Apr 1715 3 William Pretyman 3 Feb 1641 8 Nov 1719 78
Nov 1719 4 Thomas Pretyman c 1670 c 1749
to     On his death the baronetcy became dormant
c 1749
PREVOST of Belmont,Hants
6 Dec 1805 UK 1 George Prevost 19 May 1767 5 Jan 1816 48
5 Jan 1816 2 George Prevost 20 Aug 1804 18 Mar 1893 88
18 Mar 1893 3 Charles Prevost 15 Dec 1831 24 Nov 1902 70
24 Nov 1902 4 Charles Thomas Keble Prevost 19 Jul 1866 6 Apr 1939 72
6 Apr 1939 5 George James Augustine Prevost 16 Jan 1910 18 Nov 1985 75
18 Nov 1985 6 Christopher Gerald Prevost 25 Jul 1935
PREVOST of Westbourne Terrace,London
8 Jan 1903 UK 1 Augustus Prevost 21 May 1837 6 Dec 1913 76
to     Extinct on his death
6 Dec 1913
PRICE of the Priory,Brecon
c Oct 1657 E 1 Herbert Price     c 1605  3 Feb 1678
MP for Brecon 1661-1678
Feb 1678 2 Thomas Arden Price 13 Mar 1642 c 1689
to     Extinct on his death
c 1689
PRICE of Jamaica,West Indies
13 Aug 1768 GB 1 Charles Price 20 Aug 1708 26 Jul 1772 63
26 Jul 1772 2 Charles Price c 1733 18 Oct 1788
to     Extinct on his death
18 Oct 1788
PRICE of Spring Grove,Surrey
2 Feb 1804 UK See "Rugge-Price"
PRICE of Trenwainton,Cornwall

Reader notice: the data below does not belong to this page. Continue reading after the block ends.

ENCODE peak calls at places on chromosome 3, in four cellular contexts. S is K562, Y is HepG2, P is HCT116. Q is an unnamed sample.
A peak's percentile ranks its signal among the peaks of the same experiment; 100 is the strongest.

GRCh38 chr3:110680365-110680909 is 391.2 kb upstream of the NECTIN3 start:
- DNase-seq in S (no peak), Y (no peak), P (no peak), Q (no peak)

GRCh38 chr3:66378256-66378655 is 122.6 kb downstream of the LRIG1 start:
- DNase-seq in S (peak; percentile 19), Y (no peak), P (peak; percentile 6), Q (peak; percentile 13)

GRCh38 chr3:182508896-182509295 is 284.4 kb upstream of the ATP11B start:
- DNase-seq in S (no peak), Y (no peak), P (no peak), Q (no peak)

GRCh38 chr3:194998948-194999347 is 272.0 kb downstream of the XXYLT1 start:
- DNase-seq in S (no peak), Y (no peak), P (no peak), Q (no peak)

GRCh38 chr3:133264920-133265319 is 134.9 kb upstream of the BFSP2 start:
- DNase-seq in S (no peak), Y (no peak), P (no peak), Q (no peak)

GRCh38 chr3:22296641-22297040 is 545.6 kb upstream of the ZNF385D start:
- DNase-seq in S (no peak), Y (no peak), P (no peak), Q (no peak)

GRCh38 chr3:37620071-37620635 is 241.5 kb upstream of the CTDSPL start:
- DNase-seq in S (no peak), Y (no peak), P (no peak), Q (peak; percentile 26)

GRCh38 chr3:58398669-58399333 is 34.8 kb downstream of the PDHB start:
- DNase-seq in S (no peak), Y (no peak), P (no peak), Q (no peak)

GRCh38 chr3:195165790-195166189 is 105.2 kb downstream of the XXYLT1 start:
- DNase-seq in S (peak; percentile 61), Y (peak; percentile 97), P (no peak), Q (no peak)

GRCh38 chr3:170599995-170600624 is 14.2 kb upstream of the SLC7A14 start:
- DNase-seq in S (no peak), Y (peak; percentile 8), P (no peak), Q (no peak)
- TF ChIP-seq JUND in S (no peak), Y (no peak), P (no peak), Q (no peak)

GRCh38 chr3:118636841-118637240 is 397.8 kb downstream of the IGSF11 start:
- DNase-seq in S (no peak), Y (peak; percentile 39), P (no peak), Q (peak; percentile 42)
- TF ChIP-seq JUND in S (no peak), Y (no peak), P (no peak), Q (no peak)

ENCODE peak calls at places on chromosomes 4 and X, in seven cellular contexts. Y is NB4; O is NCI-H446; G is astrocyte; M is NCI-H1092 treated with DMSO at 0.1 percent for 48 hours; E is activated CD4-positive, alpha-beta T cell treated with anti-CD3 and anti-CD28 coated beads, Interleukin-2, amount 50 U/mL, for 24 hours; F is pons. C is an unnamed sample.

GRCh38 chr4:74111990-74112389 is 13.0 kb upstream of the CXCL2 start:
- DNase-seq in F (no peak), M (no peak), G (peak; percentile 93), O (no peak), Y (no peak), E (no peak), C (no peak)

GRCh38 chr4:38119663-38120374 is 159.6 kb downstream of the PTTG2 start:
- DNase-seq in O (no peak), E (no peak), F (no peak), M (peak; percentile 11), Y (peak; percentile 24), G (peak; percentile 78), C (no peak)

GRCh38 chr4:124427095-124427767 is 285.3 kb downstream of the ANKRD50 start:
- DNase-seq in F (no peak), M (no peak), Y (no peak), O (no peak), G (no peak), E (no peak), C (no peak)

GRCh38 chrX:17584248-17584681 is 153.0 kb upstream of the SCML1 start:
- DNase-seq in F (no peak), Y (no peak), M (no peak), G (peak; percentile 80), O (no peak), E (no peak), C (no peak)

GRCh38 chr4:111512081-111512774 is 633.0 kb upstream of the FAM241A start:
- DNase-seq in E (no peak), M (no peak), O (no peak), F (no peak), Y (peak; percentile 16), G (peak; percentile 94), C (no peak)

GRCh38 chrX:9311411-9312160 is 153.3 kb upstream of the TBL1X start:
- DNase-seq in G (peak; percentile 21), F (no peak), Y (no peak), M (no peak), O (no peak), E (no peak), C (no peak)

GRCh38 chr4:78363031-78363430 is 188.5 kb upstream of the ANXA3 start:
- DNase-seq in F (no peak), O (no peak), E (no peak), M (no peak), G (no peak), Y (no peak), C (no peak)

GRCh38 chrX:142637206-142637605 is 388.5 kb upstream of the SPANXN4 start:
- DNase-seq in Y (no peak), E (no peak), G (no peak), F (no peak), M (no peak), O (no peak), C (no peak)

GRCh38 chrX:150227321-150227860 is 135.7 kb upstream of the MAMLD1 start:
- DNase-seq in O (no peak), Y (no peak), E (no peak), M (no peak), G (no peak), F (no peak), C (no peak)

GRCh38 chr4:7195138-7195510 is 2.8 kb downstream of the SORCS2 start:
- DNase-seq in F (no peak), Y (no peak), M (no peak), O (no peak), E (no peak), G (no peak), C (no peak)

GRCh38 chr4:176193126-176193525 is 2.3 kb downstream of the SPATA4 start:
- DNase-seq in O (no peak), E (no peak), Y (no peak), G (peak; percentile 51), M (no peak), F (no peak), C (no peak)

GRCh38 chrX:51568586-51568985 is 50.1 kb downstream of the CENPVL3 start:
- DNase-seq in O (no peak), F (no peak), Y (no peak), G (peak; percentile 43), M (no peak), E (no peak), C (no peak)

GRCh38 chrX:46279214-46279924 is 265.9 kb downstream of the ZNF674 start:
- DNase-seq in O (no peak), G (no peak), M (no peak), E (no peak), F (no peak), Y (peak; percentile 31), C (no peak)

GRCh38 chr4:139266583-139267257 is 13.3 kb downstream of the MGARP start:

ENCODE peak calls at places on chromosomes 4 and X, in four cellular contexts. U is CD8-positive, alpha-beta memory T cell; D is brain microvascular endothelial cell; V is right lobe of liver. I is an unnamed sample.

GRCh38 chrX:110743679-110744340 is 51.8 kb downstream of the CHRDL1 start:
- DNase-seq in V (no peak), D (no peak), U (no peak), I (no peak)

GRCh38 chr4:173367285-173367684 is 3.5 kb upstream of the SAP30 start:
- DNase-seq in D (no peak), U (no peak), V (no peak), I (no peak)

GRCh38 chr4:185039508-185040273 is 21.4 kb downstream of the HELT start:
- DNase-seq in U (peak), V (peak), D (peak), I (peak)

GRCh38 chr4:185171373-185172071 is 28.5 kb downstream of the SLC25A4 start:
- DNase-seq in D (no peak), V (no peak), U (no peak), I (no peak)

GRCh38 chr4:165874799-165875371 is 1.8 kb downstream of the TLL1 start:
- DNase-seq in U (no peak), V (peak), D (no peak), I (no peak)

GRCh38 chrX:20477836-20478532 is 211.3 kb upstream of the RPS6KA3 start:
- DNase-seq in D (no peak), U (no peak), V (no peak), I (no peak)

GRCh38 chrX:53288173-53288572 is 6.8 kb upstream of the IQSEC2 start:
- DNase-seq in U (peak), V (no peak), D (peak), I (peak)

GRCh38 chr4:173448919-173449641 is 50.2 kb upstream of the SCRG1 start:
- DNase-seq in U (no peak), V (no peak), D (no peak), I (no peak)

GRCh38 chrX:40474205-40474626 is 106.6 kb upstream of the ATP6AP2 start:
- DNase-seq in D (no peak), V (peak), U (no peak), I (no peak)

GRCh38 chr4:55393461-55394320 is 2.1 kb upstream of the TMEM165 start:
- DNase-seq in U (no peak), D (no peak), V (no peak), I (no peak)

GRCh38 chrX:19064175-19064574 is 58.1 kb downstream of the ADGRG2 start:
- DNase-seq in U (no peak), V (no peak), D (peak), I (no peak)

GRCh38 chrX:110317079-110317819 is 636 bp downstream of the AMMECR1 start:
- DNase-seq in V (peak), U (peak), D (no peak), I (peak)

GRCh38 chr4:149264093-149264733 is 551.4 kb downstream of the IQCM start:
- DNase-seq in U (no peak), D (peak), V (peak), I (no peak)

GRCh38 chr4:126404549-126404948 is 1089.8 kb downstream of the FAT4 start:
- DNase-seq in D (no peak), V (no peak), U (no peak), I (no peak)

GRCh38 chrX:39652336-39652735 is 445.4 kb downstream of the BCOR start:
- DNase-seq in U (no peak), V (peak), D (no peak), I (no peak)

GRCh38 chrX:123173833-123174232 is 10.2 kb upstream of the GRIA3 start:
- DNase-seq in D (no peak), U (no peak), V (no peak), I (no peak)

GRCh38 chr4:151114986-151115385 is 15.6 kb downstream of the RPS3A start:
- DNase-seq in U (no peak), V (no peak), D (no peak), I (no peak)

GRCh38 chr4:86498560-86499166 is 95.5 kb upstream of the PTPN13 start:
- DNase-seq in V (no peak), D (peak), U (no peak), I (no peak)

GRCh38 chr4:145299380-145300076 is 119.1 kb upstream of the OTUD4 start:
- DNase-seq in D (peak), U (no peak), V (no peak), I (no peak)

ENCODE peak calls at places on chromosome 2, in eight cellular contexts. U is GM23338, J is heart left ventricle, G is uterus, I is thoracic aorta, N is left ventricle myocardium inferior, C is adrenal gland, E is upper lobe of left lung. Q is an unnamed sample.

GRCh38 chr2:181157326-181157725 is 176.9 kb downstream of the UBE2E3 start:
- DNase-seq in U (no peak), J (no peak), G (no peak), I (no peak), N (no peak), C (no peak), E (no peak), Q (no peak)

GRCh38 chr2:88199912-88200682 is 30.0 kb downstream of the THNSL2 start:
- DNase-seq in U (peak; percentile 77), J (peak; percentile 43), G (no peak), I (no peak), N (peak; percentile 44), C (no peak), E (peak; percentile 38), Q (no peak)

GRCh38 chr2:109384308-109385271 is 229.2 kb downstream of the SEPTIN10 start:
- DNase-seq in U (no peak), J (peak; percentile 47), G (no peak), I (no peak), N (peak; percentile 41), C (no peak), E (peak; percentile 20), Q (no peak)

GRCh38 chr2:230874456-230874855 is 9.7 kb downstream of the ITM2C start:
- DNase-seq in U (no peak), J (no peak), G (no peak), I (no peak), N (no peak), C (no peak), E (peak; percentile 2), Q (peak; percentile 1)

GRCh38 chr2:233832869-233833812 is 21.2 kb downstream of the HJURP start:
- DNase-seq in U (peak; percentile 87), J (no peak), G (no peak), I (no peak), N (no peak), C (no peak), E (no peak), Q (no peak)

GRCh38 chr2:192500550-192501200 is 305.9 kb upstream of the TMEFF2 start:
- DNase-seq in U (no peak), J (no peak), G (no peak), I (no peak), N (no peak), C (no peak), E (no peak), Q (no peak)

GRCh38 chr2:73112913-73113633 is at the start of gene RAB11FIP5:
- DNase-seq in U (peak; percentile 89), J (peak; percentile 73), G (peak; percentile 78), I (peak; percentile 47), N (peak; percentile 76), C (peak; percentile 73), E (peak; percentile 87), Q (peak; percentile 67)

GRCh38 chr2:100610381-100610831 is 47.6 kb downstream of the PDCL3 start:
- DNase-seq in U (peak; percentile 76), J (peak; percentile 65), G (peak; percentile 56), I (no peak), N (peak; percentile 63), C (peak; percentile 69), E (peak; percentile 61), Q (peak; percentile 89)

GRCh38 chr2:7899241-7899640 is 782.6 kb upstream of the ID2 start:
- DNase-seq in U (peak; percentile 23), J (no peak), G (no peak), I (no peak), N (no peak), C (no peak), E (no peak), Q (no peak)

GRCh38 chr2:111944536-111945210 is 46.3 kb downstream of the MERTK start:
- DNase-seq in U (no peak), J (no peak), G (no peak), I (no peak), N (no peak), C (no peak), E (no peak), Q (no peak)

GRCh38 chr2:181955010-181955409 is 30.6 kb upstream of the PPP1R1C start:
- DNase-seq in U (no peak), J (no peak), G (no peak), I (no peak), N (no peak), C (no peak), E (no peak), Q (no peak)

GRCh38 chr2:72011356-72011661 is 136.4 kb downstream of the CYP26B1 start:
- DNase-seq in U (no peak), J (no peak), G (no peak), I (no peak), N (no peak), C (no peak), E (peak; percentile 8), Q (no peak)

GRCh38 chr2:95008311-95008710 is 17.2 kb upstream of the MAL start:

30 May 1815 UK 1 Rose Price  21 Nov 1768 29 Sep 1834 65
29 Sep 1834 2 Charles Dutton Price 7 Dec 1800 18 May 1872 71
18 May 1872 3 Rose Lambart Price 28 Jul 1837 17 Apr 1899 61
17 Apr 1899 4 Rose Price 26 Jul 1878 9 Jun 1901 22
9 Jun 1901 5 Francis Caradoc Rose Price 29 Jun 1880 24 Feb 1949 68
24 Feb 1949 6 Rose Francis Price 15 Mar 1910 21 Sep 1979 69
21 Sep 1979 7 Francis Caradoc Rose Price 9 Sep 1950
PRICE of Foxley,Hereford
12 Feb 1828 UK 1 Uvedale Price 1747 14 Sep 1829 82
14 Sep 1829 2 Robert Price 3 Aug 1786 5 Nov 1857 71
to     MP for Herefordshire 1818-1841 and Hereford 
5 Nov 1857 1845-1857
Extinct on his death
PRICE of Norton Manor,Radnor
23 Mar 1874 UK See "Green-Price"
PRICE of Ardingley,Sussex
2 Jul 1953 UK 1 Henry Philip Price 17 Feb 1877 12 Dec 1963 86
to     Extinct on his death
12 Dec 1963
PRICHARD-JONES of Bron Menai,Anglesey
15 Jul 1910 UK 1 John Prichard-Jones 31 May 1845 17 Oct 1917 72
17 Oct 1917 2 John Prichard-Jones 20 Jan 1913 2 Jul 2007 94
2 Jul 2007 3 David John Walter Prichard-Jones 14 Mar 1943
PRIDEAUX of Netherton,Devon
17 Jul 1622 E 1 Edmund Prideaux c 1555 28 Feb 1629
28 Feb 1629 2 Peter Prideaux 1596 3 Feb 1682
Feb 1682 3 Peter Prideaux 13 Jul 1626 22 Nov 1705 79
MP for Honiton 1661-1679 and St.Mawes
1685-1689
22 Nov 1705 4 Edmund Prideaux 4 Apr 1647 6 Feb 1720 72
MP for Tregony 1713-1720
6 Feb 1720 5 Edmund Prideaux 13 Nov 1675 26 Feb 1729 53
26 Feb 1729 6 John Prideaux 17 Jun 1695 29 Aug 1766 71
Aug 1766 7 John Wilmot Prideaux 13 Feb 1748 4 Mar 1826 78
4 Mar 1826 8 John Wilmot Prideaux 29 Sep 1791 13 May 1833 41
13 May 1833 9 Edmund Saunderson Prideaux 17 Jan 1793 11 Feb 1875 82
to     Extinct on his death
11 Feb 1875
PRIESTMAN of Monkwearmouth,Durham